depression

Negative and Competitive Interpersonal Stressors Linked to High Proinflammatory Cytokine Responses

Negative and Competitive Interpersonal Stressors Linked to High Proinflammatory Cytokine Responses

In a recent PNAS study, Jessica Chiang and colleagues from the Department of Psychology, David Geffen School of Medicine, University of California, Los Angeles, investigated the potential importance of negative, competitive and positive daily interactions on inflammatory activity. The authors of this study demonstrate that negative social interactions significantly predicted higher baseline levels of sTNFaRII […]

Psychological Stress and Cardiovascular Diseases: Overview of Clinical & Epidemiological Data

Psychological Stress and Cardiovascular Diseases: Overview of Clinical & Epidemiological Data

A review published in Postgraduate Medicine provides a comprehensive overview of the growing pool of clinical and epidemiological data concerning the association between psychological stress and cardiovascular disease, as well as the impact of cardiac rehabilitation and exercise therapy on psychological stress-related cardiovascular events. “Stress” is one of the most common patient complaints and up […]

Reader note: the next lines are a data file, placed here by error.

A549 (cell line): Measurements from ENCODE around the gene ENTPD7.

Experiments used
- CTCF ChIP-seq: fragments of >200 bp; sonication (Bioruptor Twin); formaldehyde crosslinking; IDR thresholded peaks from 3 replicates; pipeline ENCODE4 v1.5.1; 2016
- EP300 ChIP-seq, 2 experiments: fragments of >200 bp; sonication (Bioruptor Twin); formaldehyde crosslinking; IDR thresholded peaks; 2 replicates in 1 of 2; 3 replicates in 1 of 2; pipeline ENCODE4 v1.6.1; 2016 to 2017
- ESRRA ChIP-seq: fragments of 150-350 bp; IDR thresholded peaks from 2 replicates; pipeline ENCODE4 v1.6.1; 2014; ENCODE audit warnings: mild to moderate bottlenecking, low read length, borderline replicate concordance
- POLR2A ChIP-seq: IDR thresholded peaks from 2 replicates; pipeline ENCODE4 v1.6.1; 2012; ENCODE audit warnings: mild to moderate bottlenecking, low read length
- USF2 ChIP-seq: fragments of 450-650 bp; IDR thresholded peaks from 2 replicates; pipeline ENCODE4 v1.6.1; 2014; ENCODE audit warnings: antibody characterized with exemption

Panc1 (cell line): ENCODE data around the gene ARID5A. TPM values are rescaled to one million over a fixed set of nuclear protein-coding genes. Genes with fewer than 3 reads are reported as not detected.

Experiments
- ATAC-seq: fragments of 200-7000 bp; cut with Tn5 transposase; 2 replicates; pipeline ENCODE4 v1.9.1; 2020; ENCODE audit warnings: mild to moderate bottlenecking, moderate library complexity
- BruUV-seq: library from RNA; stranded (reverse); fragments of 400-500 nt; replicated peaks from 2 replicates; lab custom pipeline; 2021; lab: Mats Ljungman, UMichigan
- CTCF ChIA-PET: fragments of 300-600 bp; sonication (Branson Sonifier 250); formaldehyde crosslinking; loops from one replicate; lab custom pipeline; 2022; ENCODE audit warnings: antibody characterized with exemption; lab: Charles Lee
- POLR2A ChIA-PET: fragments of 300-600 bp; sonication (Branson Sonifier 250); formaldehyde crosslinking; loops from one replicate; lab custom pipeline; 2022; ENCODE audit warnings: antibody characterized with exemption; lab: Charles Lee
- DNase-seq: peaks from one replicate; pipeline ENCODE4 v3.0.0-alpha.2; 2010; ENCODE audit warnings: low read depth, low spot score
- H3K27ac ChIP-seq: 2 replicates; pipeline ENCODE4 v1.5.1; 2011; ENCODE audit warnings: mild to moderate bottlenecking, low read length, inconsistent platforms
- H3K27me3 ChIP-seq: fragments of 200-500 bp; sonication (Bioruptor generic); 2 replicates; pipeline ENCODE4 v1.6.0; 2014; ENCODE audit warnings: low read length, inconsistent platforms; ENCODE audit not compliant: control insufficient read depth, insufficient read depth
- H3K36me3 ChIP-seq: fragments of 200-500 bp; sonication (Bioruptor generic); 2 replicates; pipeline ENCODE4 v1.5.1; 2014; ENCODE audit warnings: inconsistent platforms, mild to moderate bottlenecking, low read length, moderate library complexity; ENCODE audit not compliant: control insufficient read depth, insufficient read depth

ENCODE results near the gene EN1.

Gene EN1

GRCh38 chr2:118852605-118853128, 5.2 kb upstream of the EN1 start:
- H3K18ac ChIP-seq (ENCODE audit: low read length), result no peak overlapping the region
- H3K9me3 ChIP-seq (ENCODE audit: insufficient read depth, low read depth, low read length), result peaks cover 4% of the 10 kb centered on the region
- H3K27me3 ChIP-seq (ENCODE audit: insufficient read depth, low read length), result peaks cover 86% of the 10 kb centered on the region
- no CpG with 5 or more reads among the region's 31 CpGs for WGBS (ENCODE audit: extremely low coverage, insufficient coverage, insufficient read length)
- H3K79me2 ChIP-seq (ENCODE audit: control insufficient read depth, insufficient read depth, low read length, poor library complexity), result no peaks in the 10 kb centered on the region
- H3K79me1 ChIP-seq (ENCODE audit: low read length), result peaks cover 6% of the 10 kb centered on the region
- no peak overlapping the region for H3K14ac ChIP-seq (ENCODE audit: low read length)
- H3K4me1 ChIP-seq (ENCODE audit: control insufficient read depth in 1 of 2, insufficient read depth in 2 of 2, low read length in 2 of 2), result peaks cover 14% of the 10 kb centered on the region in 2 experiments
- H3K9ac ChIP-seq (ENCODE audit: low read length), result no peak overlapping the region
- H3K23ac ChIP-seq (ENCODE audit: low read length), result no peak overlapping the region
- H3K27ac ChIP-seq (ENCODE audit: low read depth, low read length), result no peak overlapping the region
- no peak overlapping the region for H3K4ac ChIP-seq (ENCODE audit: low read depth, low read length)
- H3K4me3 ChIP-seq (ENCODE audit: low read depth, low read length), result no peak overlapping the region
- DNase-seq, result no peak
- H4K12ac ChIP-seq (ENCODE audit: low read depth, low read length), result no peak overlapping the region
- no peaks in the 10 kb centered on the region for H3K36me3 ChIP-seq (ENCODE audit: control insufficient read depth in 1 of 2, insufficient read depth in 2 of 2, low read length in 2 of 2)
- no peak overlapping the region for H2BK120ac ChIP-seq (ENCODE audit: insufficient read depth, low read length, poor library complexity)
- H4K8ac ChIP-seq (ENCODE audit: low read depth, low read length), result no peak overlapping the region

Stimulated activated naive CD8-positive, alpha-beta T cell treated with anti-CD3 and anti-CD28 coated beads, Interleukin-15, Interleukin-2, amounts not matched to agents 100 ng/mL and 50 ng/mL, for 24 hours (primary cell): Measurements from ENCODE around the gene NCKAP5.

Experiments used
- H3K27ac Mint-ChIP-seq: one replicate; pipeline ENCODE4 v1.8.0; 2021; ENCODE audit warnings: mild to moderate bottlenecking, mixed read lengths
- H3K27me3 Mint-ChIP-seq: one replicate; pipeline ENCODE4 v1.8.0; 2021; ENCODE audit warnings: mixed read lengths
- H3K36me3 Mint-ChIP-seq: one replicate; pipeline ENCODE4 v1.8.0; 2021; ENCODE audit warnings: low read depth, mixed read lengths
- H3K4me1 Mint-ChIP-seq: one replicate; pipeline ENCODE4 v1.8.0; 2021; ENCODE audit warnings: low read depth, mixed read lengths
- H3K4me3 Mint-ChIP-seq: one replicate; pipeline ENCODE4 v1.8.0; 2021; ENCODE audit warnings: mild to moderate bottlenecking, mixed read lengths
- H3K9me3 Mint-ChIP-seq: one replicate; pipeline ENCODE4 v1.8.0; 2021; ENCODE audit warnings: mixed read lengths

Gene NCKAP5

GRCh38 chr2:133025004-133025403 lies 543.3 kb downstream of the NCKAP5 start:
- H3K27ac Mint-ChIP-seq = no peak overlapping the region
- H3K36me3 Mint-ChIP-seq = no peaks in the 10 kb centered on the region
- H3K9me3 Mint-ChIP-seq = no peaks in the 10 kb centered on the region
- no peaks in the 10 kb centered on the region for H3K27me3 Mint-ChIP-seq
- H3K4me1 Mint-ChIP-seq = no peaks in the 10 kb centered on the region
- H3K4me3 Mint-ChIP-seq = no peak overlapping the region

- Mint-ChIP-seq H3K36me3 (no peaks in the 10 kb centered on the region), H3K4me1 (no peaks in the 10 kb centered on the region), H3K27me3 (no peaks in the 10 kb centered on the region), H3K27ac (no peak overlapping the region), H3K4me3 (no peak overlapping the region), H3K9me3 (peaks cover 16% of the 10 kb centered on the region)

Major Depressive Disorder, Immunoregulation, Inflammation and Our Changing Microbial Environment

Major Depressive Disorder, Immunoregulation, Inflammation and Our Changing Microbial Environment

Evolving Concepts Urbanized societies are suffering an epidemic of chronic inflammatory disorders such as allergies, autoimmunity and inflammatory bowel disease. This is at least partly due to elimination from the hygienic modern concrete and tarmac environment of microorganisms and helminths with which man co-evolved. These organisms needed to be tolerated, and so were “entrusted” by […]

The ‘Old Friends’ Hypothesis and Why Living in the Modern World May Increase Vulnerability to Major Depression

The ‘Old Friends’ Hypothesis and Why Living in the Modern World May Increase Vulnerability to Major Depression

In this paper, Raison et al. explore evidence that the ‘old friends’ theory, heretofore associated with allergic and autoimmune diseases, can also be applied to major depression. The ‘old friends’ theory suggests that immune interactions with pseudocommensal mycobacterial species, gut flora members and helminthes regulate the immune system, thus explaining lower rates of atopic (Th2-mediated) […]

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